FIIRO unveils automated plant for local drinks
March 13, 2018 | 12:45 am| | | Start Conversation
Federal Institute of Industrial Research, Oshodi (FIIRO), disclosed in Abuja, during the FIIRO day at the on-going Technology and Innovation Week 2018, with the theme “Stimulating Economic Growth through Commercialisation of Indigenous Research and Development Results” that it had automated the plants for the production of Kunu and Zobo drinks.
Gloria Elemo, director-general, FIIRO, who announced this during her welcome address, said the institute partnered an indigenous automation company, Automation and Engineering Nigeria Limited, to come up with two automated plants for Kunu and Zobo drinks.
Elemo recalled that the minister for science and technology had in 2017 edition of Technology and Innovation Week advised that FIIRO automate its production processes, which was now a reality.
“The Hon. Minister Sir, the Institute will continue to be guided by your wisdom and directives. No doubt you were very delighted with the innovative processing equipment exhibited by over 50 fabricators that were invited to the Technology and Innovation Week 2017 at the instance of FIIRO but you made a comment that we took very serious.
“You commented last year that you would like to see automated equipment rather than batch equipment in subsequent editions of the Technology and Innovation Week. This comment got us thinking and we have to partner with an indigenous automation company i.e. Automation and Engineering Nig Limited to come up with two automated plants for Kunu and Zobo drinks,” she said.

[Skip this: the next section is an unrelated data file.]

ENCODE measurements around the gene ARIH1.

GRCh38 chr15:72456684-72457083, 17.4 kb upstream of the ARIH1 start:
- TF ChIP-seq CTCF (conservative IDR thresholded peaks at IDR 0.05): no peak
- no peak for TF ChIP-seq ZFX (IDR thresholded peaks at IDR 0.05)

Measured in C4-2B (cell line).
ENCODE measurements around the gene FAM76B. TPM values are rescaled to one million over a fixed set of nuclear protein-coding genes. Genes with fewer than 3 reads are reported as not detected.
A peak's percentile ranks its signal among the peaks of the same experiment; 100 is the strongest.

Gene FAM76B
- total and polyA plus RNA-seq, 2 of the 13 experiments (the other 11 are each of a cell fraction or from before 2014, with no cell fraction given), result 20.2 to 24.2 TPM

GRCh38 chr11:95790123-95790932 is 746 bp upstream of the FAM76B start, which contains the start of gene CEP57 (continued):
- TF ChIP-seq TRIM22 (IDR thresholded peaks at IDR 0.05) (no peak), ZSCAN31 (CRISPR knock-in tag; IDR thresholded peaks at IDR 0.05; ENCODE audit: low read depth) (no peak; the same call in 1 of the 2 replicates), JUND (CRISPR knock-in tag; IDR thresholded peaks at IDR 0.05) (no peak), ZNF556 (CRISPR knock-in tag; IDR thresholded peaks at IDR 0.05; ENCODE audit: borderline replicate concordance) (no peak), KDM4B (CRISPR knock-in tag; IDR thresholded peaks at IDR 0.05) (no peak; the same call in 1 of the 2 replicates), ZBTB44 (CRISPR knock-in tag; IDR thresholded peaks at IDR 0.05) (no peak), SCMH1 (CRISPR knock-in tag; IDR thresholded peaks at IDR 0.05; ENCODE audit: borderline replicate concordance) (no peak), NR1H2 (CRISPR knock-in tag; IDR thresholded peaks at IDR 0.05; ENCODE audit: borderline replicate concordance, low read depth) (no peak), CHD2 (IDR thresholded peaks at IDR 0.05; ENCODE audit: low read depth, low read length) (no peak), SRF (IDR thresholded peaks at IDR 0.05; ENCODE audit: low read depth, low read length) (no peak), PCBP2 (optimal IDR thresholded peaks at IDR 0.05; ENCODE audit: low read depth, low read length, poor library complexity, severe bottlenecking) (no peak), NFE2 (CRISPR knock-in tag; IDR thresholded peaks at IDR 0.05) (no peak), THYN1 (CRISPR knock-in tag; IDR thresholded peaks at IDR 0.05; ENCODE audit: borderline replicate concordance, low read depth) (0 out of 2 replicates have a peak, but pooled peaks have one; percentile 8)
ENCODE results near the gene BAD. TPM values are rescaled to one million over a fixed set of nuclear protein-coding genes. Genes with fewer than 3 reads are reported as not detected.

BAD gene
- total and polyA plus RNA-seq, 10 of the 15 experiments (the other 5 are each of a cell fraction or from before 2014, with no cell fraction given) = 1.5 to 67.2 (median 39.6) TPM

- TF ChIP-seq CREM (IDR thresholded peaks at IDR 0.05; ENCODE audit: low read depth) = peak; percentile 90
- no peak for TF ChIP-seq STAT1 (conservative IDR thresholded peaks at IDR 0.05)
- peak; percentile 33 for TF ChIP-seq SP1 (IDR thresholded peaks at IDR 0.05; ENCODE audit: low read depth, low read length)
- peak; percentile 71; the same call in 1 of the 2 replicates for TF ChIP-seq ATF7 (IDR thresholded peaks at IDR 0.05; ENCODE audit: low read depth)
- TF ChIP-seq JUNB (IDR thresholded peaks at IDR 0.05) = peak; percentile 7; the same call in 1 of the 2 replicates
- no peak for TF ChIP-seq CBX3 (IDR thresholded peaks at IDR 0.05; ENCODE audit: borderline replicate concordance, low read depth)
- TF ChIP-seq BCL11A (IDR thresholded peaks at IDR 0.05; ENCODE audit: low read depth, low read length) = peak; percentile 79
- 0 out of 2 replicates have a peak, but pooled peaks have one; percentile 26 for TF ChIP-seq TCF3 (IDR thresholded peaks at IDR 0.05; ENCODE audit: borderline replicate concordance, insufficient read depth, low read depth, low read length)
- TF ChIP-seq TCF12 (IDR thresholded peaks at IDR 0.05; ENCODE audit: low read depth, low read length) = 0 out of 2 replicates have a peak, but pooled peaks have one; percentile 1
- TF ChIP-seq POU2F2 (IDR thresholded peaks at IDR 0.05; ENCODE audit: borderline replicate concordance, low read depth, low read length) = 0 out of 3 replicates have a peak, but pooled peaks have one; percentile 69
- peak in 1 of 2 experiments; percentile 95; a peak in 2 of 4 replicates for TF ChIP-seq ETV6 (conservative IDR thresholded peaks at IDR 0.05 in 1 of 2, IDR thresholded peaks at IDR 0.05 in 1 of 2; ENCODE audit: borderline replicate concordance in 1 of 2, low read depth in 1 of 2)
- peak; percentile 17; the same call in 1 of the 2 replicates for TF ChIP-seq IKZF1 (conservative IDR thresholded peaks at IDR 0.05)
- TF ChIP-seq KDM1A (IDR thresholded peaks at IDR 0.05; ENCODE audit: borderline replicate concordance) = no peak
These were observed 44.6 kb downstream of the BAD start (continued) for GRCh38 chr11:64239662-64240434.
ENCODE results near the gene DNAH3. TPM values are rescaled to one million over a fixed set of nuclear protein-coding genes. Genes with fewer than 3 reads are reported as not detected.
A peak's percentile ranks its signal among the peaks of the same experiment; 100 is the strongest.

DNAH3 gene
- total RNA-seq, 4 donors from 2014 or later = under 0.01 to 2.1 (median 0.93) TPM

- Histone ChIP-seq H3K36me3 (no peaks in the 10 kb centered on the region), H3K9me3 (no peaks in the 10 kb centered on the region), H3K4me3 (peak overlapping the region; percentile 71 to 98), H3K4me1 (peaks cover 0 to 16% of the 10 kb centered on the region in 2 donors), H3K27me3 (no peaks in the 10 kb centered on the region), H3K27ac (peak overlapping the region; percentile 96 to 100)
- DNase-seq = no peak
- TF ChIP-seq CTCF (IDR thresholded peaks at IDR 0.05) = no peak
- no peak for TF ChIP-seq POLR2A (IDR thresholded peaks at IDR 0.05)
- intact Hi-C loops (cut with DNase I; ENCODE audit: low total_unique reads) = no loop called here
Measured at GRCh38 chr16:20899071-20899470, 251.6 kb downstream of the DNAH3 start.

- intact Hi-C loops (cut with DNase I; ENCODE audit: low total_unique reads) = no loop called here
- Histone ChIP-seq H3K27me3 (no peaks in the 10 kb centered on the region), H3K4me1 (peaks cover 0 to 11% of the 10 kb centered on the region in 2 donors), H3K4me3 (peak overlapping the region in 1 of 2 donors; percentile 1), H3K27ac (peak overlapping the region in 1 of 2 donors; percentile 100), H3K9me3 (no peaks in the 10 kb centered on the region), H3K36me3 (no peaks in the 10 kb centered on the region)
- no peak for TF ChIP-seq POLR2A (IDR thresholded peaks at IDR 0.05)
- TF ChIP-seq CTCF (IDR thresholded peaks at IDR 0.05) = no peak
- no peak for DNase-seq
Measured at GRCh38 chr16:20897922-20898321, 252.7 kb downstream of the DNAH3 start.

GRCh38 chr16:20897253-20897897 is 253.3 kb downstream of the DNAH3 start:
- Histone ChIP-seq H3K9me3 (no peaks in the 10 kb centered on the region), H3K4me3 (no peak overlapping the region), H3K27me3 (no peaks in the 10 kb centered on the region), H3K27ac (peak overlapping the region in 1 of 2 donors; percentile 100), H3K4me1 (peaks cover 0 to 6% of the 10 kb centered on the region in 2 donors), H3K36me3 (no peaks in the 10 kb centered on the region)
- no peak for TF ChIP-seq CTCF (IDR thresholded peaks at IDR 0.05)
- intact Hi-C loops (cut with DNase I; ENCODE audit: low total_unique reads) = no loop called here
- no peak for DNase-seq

In his keynote address, Matthew O. Ilori, a professor at the African Institute for Science Policy and Innovation, Obafemi Awolowo University, Ile-Ife, noted that there were no economic gains from R&D until the outputs (including patents) were exploited.
According to Ilori, innovation occurs through entrepreneurial activities that take care of marketing, adding that innovation is only possible when R&D is demand-driven and solves real life problems.
He pointed out that innovative performance of an economy depended on how each element performed, saying strong interaction must exist among the elements in the system for good performance in knowledge creation and use.
Ilori who regretted that Nigeria is rated least in terms of global competitiveness; said “Other countries are rated higher because they allocate greater proportion of the GDP to R&D and commercialisation. For instance, South Korea allocated 4.4% GDP to R&D and innovation. In most of the countries the private sector makes larger contribution to R&D when compared to government’s allocation.
Lamenting poor funds allocation to research institutes, he said resources available for R&D were too thin and were spread on numerous researches running concurrently.
“For instance, in OAU, records showed that grants were allocated to about 46 research projects between 1998 and 2002, and 87 research projects between 2003 and the first quarter of 2007. Unfortunately, most of the projects are surveys, impact analyses, appraisals, evaluation studies or analytical studies, while only about one percent is innovative and/or interdisciplinary.
In his words, individuals, Knowledge Institutions, Government and the productive sector all have a critical role to play.
He urged the government to allocation of more fund to R&D and commercialisation, calling on the private sector in the country to contribute more to R&D and innovation.
“With increase in R&D and commercialisation, more jobs and wealth would be created thus leading to economic growth,” Ilori said.
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